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My 3-Step Strategy for Longer-Lasting Clothes

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Own, trade, and restyle your duds to keep them around — and looking good — longer. Wallet, wardrobe, and world will all thank you.


With two daughters that are 3 years apart, I am lucky that my clothing budget for kid number two is significantly reduced. My younger is at an age where she thinks wearing her big sister’s clothes is cool… hopefully it’ll still be years before she turns up her nose at hand-me-downs, and insists instead on a trip to the mall for brand-new threads.

Until then, I’m on a mission to keep my kids’ clothing around and in good shape for as long as possible — because when clothes are in decent condition, there’s no reason to throw them away. Keeping clothing in circulation, and out of the landfill, is good for the environment, and of course, saves money. What’s more: If more people extend the life of outgrown clothing by passing them on, less clothing would need to be manufactured, which means a reduction in the amount of raw materials (including cotton, which WWF considers the “dirtiest” crop), production energy, and the fuel consumption used to transport the goods to retail.

Here are the three simple rules I follow to try to make good on my mission:

1. Keep clothes like new. The first rule to making clothes last longer is to treat them well while they’re yours. My eldest daughter is hard on her clothes, though, always spilling food on her shirts or getting dirt and grass stains on her pants, so I’ve learned that stain removal is key. Be sure to be proactive about getting stains out of clothing right away, and consider less-harsh, still-effective earth-friendly alternatives to most detergents. If you’re looking for a greener detergent, check out Environmental Working Group, which rates products (like detergents) based on their environmental impact.

2. Get new-to-you clothes. Everyone gets bored with what they have in their closet, and swaps are a great way to update without shopping. Consider swaps with friends and acquaintances who share age, size, or style preferences with you or whomever you’re shopping for — for example, my friend Lynn’s daughters bookend my girls in terms of their ages. My eldest gets hand-me-downs from Lynn’s eldest, and I pass along outgrown clothes from my youngest to her little girl. Lynn and I are both anticipating the day that things come full circle, and I’m able to give Lynn back some of Anya’s old clothes that have survived the wear and tear of all three of our older girls! And for those with young children: I’ve learned that one of the nice things about trading clothes with friends is that a resentful younger sibling might be more likely to wear something that comes from a much-admired older friend, rather than a big sister or brother.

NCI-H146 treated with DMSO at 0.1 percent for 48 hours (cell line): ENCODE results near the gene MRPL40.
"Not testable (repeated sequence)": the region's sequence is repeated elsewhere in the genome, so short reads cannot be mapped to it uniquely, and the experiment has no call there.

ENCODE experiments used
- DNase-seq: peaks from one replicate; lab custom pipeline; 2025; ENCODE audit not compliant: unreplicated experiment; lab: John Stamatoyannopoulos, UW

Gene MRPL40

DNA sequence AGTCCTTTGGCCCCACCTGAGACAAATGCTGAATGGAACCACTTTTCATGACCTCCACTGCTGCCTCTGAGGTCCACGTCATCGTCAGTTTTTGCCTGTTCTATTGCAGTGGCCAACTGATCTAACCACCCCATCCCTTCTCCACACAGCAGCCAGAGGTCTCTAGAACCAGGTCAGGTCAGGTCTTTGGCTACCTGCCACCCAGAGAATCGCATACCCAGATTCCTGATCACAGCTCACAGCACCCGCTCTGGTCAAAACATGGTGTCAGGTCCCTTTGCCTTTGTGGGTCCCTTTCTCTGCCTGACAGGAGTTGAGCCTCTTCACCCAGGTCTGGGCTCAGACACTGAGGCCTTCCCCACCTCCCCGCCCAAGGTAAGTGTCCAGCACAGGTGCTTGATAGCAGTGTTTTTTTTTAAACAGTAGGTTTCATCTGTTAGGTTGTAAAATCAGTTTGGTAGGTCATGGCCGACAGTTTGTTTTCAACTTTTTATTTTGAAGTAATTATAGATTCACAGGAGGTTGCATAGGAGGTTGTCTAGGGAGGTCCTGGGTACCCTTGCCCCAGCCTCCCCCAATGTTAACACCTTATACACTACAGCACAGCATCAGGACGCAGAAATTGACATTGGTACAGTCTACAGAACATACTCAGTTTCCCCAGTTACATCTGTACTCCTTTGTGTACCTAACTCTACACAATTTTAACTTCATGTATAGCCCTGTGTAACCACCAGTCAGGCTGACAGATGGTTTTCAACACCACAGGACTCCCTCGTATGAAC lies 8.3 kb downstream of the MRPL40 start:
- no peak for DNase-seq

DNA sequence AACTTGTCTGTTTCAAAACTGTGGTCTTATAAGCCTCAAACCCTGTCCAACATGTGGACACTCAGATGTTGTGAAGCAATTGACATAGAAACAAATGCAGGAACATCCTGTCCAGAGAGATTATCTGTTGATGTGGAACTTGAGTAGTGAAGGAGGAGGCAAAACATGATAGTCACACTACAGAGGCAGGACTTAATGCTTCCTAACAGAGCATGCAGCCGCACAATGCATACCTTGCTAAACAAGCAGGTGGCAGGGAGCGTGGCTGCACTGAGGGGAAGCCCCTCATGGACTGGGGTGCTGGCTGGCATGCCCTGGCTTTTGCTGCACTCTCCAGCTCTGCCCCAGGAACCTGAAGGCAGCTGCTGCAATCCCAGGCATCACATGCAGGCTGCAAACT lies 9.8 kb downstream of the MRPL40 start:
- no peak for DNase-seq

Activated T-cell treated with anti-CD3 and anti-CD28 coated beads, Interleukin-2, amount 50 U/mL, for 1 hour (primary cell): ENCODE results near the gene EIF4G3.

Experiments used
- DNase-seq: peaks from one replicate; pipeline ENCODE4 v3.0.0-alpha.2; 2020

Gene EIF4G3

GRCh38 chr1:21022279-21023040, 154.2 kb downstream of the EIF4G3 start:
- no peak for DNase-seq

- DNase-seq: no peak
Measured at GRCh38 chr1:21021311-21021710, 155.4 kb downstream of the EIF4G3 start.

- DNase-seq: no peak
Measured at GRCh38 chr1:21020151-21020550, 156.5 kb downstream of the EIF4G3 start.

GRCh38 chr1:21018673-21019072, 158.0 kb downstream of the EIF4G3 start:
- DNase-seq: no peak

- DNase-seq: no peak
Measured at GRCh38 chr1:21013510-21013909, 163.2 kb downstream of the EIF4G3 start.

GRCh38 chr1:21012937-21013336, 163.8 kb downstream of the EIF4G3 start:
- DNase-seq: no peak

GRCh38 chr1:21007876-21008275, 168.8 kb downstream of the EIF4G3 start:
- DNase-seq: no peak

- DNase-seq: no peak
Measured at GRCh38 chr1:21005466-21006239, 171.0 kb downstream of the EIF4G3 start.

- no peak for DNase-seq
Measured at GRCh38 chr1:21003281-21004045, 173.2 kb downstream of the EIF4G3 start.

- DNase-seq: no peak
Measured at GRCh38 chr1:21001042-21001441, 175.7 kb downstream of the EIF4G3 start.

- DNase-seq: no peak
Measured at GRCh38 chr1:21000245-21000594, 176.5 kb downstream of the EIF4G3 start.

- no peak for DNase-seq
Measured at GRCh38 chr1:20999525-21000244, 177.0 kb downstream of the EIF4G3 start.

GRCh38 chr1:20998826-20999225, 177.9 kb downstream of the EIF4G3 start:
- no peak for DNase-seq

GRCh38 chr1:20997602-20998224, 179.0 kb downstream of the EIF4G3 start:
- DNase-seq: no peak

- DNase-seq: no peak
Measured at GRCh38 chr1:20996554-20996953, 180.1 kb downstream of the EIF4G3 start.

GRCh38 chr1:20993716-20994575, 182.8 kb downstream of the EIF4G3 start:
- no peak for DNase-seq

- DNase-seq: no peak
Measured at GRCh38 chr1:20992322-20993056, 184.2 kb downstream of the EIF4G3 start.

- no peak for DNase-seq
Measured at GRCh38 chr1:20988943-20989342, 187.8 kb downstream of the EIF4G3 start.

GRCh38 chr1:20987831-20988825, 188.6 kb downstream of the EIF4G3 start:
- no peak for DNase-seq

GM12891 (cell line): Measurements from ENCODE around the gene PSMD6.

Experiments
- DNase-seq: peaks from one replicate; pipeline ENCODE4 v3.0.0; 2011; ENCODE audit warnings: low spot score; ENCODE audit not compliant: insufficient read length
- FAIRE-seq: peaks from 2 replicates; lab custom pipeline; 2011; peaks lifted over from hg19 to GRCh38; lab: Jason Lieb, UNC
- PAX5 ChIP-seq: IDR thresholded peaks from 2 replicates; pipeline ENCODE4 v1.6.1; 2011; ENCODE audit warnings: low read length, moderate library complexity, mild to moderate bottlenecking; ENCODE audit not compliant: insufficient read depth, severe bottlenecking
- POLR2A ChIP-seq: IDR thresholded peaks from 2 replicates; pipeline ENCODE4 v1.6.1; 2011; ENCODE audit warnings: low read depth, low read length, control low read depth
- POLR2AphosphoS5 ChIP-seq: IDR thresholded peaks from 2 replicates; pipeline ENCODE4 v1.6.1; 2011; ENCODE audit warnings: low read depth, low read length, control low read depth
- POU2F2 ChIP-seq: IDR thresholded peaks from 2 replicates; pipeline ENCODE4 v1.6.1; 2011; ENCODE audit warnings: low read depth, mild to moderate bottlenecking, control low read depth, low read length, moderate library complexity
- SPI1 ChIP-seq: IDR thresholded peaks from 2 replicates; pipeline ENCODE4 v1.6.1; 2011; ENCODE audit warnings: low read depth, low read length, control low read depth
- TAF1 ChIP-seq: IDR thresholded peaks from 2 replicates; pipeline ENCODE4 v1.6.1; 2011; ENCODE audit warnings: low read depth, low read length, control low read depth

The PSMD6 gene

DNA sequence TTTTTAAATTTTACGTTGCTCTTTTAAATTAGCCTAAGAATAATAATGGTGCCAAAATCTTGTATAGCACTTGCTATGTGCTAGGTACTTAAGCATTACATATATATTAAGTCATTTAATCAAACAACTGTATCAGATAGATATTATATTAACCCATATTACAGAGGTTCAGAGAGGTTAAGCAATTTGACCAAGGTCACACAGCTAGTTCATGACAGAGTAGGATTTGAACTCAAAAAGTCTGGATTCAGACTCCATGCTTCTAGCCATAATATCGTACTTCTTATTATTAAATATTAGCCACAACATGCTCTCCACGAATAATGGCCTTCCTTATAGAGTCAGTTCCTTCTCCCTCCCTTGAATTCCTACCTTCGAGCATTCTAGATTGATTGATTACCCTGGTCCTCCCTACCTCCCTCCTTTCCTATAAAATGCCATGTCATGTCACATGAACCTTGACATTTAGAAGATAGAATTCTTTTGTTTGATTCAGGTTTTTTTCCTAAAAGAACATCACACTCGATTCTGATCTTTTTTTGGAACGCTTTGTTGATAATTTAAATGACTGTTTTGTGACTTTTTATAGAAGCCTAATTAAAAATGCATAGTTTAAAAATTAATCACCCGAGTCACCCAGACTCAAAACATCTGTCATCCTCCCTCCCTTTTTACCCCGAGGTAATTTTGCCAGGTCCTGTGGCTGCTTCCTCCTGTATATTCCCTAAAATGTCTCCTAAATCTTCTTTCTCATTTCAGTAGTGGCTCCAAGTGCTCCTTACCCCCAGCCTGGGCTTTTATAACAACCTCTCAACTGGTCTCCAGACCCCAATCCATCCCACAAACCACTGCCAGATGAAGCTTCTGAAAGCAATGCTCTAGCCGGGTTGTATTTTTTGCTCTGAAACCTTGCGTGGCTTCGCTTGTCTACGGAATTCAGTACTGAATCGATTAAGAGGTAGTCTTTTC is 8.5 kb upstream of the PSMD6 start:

3. Really make new-to-you clothes your own. Give old clothes a new life for their new owner — a variety of simple changes can morph an older piece of clothing into something totally new. You can take clothes to a tailor for a perfected fit, or perhaps embrace some DIY embellishments. Fabric and craft stores have adorable patches and appliques that can customize a garment. Even changing the buttons, sewing a monogram onto a lapel, or adding lace or trim to a collar can make a shirt or dress seem totally new and different. Plus, strategic embellishments (like tye-dye, or a conveniently-placed patch) can also hide the tough stains in clothes that didn’t make it through step 1.

What are some of your strategies for keeping clothes alive and well (and stylish)? Share your ideas in the comments below!

Jessica Harlan

Follow me here!
Every Monday, I'll be here to share one, two, three… sometimes even ten! eco-friendly ideas at a time, so we can all do a little bit to save the Earth.

When I'm not making lists, I'm taking care of my two daughters, volunteering in my community, and writing articles about food and cooking — I'm the author of three cookbooks: Ramen to the Rescue, Tortillas to the Rescue, and Quinoa Cuisine (co-written with Kelley Sparwasser), and my fourth, Homemade Condiments, will be available in Fall 2013.


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About the Author
Jessica Harlan
Jessica Harlan

I love finding new ways to green my family's life as painlessly as possible, and sharing those ideas with folks who want to do the same.

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  • Lisa R. 3 years ago
    Like many, I hang my clothes on the line instead of destroying them in the dryer. I shop resale clothing stores, especially ones that support a cause I care about and for my biggest saver, I taught my three boys how to do their own laundry at 10 years old. Having them see how hard it is to take care of clothes made them much more conscious of treating stains and wearing protective gear when wearing a favorite shirt.
  • Edith H. 3 years ago
    my clothes look as good as they did when i bought them,i use cold water in all my loads & i use the best products that the tags say to use.i have dresses,pantsuits,pajames that are so old i've had some i know is 20 years old
  • Sue W. 3 years ago
    Great ideas. We, also, donate outgrown clothing, shoes, etc. to Good Will.
  • Elizabeth J. 3 years ago
    I've done some patch work quilts with some of our clothes ( clothes that my children have out grown) I've also made pillow covers....its fun and easy and my girls are involved in the crafting projects.
  • Stacy S. 3 years ago
    I get many of my clothes from the thrift store, and I have friends that I swap kids clothes with.
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